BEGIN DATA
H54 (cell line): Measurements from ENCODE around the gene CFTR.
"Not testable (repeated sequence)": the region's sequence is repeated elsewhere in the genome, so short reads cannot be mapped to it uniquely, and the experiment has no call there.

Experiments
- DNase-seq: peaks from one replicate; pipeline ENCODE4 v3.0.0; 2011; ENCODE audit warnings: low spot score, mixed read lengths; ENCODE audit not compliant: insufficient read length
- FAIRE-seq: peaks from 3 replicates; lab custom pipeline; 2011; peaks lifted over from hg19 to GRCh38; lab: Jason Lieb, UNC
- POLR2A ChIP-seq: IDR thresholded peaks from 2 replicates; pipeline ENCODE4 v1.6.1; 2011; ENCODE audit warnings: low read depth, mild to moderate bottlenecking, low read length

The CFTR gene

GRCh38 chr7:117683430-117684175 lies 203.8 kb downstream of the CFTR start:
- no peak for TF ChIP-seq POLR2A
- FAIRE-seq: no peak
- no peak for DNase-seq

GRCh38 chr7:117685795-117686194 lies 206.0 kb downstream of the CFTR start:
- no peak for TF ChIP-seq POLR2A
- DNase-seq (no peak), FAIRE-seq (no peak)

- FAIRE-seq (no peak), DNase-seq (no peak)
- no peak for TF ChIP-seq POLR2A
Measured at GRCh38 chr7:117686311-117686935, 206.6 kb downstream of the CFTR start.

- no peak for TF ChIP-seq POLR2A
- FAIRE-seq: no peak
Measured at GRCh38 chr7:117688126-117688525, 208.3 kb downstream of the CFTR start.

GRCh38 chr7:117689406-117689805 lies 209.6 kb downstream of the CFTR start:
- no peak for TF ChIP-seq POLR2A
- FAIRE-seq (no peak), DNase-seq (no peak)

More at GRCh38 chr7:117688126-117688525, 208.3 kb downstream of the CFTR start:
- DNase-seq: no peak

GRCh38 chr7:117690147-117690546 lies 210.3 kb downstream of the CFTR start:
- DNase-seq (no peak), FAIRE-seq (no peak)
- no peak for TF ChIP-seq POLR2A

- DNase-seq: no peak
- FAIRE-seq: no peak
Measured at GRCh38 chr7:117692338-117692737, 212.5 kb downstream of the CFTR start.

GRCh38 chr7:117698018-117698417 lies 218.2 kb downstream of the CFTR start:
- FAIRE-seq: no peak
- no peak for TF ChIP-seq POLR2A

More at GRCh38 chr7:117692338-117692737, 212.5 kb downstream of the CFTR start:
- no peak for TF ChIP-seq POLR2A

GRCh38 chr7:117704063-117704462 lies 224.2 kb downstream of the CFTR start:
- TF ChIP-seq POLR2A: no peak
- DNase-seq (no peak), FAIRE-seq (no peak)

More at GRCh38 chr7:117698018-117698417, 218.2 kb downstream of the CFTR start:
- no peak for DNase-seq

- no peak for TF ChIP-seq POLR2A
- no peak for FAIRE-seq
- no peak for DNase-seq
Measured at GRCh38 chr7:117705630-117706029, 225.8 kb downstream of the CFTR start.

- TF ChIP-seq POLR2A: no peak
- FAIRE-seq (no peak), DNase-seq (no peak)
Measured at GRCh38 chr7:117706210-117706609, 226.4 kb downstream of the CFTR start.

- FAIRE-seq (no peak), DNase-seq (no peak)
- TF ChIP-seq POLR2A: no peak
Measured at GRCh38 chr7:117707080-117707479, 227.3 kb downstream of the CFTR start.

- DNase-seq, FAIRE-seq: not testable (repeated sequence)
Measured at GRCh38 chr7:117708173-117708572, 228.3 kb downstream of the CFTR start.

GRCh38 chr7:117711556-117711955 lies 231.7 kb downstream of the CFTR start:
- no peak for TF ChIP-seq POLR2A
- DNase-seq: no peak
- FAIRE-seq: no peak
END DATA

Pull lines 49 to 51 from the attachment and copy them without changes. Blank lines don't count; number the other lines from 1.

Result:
- FAIRE-seq (no peak), DNase-seq (no peak)
- TF ChIP-seq POLR2A: no peak
Measured at GRCh38 chr7:117707080-117707479, 227.3 kb downstream of the CFTR start.